Causality – check
Multiple sources – check
Content standards – check
Claim testing – you could certainly go here
Erik Christensen, BHP Teacher, Grade 10
As Erik mentioned, this article presents a different narrative than the one we’re used to (even in existing BHP content), which makes it ripe fruit for–you guessed it–deliberation! The last sentence of the article is all we need to start our students off: “Perhaps we should be asking ourselves what exactly we should be learning from history.” A deliberation question might be, “What is really the most important historical lesson we should take from Easter Island?”
Mike Marshall, BHP Teacher, Grade 9
What an interesting article and fantastic ideas from everyone. I agree with Charles, it would be interesting to compare to other first nations, such as Aboriginals. I would use this to reinforce claim testing and to remind students that, as historians, we need to be careful with evidence. While it is tempting to create a dramatic Hollywood script, the reality is, when we zoom out, we see patterns that are less dramatic. Civilizations evolve; power and a desire to conquer have long-term impacts; and interactions between civilizations have both positive and negative impacts. I would use this article as a linking activity between Unit 7 and Unit 8, as it leads nicely to the impacts of expansion.
Kim Lochner, BHP Teacher, Years 9 and 10
I think I might use this article as a way to reinforce our “civilization checklist.” I like to emphasize with students how many different aspects there are to a civilization and how it is a complex creation of different parts. This article would help us understand what parts of a civilization change or are destroyed during a decline or a takeover.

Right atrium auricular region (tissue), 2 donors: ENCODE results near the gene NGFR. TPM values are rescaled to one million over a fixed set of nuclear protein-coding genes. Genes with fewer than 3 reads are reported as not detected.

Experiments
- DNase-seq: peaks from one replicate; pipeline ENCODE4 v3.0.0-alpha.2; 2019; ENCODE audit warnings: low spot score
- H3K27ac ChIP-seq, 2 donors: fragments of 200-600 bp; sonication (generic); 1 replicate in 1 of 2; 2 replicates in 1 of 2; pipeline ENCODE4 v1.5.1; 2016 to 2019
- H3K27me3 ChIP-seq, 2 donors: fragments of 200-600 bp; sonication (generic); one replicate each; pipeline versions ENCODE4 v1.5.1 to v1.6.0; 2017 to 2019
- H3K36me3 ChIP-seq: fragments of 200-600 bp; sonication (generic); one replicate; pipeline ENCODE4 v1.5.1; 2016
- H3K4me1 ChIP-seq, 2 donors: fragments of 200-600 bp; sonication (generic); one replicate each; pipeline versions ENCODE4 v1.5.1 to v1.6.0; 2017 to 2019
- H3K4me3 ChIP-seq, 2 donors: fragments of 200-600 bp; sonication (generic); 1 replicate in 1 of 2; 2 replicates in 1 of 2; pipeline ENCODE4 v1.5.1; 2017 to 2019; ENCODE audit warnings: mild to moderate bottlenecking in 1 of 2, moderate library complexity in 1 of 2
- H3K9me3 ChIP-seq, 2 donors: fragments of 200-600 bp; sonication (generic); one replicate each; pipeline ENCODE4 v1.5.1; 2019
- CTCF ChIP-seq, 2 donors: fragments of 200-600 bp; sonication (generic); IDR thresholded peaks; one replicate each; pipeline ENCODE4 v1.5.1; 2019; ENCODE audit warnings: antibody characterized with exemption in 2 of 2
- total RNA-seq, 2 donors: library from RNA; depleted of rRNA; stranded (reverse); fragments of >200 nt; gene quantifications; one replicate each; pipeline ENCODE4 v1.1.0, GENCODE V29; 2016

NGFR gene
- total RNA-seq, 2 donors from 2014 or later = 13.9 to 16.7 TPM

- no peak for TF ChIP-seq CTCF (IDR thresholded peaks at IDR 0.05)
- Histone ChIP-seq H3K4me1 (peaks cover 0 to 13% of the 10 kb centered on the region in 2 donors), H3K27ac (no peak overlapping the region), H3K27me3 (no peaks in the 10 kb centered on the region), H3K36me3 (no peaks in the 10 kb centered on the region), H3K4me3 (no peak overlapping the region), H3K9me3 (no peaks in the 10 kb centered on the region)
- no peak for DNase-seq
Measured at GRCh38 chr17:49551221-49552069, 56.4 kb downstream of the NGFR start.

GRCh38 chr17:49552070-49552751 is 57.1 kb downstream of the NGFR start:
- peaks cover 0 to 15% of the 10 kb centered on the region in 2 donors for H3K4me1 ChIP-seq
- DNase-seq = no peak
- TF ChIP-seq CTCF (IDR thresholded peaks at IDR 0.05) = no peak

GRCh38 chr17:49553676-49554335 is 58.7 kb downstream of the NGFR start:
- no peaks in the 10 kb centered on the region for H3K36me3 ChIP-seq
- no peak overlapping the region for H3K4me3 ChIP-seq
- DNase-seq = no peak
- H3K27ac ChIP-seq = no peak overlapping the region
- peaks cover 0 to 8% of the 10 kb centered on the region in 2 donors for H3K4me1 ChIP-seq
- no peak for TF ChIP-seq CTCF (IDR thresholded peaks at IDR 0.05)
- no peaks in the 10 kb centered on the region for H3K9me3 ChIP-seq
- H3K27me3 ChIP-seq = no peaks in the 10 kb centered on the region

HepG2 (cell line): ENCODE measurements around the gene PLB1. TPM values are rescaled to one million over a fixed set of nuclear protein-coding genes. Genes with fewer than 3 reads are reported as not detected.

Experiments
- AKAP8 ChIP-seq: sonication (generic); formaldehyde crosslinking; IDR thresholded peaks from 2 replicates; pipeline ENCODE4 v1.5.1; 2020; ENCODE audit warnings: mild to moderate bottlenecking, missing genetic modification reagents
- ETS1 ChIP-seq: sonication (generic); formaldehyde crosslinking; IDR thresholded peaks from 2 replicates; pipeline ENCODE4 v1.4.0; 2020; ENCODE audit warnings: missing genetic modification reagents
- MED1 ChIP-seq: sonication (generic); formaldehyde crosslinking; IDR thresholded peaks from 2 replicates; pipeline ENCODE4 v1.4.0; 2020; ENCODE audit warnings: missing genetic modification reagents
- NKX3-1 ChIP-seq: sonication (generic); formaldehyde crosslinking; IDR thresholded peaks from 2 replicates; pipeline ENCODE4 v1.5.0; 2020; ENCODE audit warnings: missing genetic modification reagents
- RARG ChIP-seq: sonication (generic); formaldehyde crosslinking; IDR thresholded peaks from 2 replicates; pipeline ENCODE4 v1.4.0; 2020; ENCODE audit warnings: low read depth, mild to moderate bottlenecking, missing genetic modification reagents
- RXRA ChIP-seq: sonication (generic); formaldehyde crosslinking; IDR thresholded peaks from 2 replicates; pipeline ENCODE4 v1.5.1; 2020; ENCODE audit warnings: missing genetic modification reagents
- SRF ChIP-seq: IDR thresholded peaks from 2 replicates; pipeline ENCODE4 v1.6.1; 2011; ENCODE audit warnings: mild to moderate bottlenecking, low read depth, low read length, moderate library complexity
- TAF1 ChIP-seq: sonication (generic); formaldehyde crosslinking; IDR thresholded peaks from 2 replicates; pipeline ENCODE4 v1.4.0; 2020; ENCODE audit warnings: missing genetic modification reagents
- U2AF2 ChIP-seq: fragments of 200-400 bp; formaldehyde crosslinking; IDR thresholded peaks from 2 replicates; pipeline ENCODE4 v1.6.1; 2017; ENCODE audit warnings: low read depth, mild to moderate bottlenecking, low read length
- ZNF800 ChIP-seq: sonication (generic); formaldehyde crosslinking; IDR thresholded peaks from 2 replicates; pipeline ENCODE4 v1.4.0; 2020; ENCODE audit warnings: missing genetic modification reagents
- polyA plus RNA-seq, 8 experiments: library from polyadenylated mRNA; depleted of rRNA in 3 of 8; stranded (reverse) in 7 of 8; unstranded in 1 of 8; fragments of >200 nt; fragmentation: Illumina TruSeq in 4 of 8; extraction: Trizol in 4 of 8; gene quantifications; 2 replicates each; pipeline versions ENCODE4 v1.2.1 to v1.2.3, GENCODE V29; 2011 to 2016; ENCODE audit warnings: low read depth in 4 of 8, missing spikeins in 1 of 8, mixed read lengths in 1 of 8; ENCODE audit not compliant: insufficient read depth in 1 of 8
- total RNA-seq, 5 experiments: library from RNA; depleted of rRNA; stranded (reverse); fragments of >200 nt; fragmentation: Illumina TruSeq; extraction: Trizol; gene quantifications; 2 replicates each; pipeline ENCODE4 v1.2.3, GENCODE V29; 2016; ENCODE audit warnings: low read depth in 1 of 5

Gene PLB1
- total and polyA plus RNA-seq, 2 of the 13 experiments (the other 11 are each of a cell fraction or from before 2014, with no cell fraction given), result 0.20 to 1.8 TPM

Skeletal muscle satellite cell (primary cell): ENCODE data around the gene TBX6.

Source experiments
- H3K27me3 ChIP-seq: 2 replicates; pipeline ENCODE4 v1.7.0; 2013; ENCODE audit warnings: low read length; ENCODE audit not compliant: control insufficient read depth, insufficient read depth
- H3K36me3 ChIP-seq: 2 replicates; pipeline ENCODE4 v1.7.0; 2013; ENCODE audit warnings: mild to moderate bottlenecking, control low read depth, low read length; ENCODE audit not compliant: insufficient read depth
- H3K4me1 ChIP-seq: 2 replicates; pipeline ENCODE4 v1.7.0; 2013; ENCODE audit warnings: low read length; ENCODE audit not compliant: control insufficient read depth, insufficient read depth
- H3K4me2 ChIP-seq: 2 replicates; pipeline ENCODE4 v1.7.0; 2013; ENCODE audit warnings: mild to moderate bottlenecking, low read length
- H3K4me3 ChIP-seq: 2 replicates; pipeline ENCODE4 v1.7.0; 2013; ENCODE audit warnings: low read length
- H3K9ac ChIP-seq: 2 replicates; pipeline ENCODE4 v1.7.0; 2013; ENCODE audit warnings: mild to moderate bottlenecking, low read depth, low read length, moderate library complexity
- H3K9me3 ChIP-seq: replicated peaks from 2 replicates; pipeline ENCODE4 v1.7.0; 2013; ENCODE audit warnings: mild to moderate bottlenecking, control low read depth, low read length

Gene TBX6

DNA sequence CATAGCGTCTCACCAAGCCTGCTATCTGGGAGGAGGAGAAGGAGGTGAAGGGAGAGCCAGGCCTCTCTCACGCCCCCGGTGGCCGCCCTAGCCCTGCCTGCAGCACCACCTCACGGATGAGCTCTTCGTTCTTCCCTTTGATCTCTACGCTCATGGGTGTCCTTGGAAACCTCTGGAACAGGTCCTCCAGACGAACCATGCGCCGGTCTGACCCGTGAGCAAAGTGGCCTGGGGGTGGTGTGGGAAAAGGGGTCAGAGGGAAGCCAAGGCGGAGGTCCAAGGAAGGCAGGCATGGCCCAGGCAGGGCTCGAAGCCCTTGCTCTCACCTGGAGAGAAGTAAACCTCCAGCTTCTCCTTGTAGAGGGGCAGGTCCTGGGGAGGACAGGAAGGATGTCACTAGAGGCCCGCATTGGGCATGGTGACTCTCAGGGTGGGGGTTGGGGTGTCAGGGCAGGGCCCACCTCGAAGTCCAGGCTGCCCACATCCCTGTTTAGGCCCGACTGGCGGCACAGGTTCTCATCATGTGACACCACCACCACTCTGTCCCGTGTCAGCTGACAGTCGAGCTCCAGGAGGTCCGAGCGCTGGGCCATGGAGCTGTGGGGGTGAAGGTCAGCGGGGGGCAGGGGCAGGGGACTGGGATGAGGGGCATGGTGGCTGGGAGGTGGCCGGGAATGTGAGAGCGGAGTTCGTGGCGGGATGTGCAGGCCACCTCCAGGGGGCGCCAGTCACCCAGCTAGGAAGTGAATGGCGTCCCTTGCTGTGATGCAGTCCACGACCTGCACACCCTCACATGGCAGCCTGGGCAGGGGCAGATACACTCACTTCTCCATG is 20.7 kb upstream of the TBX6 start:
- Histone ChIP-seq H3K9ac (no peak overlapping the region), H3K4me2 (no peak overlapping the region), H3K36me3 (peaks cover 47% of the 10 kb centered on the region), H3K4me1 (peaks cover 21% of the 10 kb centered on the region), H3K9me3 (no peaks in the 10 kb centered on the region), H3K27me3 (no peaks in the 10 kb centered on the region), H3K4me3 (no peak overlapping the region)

I think it would help create a more concrete view of what it means to “rise” or “fall.”
Donnetta Elsasser, BHP Teacher, Grade 9
I am thinking I might have students write a theoretical story about how the United States collapsed. I’ll have to put some parameters together. I imagine something a few pages long with some images placed throughout the text to illustrate some of the ideas. Might be something we revisit in Unit 10, The Future.
Brian Moore, BHP Teacher, Grade 9
So many great ideas from the article and this thread. I was really struck by the idea of how traditional history, with its “march through time” has pushed a narrative of rise and fall, rise and fall. I started thinking that maybe it is really a story of change and transformation. As others have pointed out, it would be great to get students to think about what aspects of a civilization are still present in today’s world, and even ponder the question, does a civilization, society, or group ever really disappear? (Thinking about how DNA has been passed down through hundreds of thousands of years.) I also liked what Charles Rushworth posted about using the article to look at first nation peoples. We are not too far from Cahokia Mounds (just outside of St. Louis), and I think this article would make a great lead-in to a History as Mystery of sorts to look at what happened at Cahokia. Was it a case of collapse and disappearance, or one of change and transformation?
Zachary Cain, BHP Teacher, Grade 6
Want to throw your ideas about civilizational collapse into the mix? Join the conversation on Yammer to discuss and collaborate on activity ideas with other BHP teachers to bring fresh, new content into your classroom!
Header image: Easter Island by Thomas Griggs on Unsplash, CC0.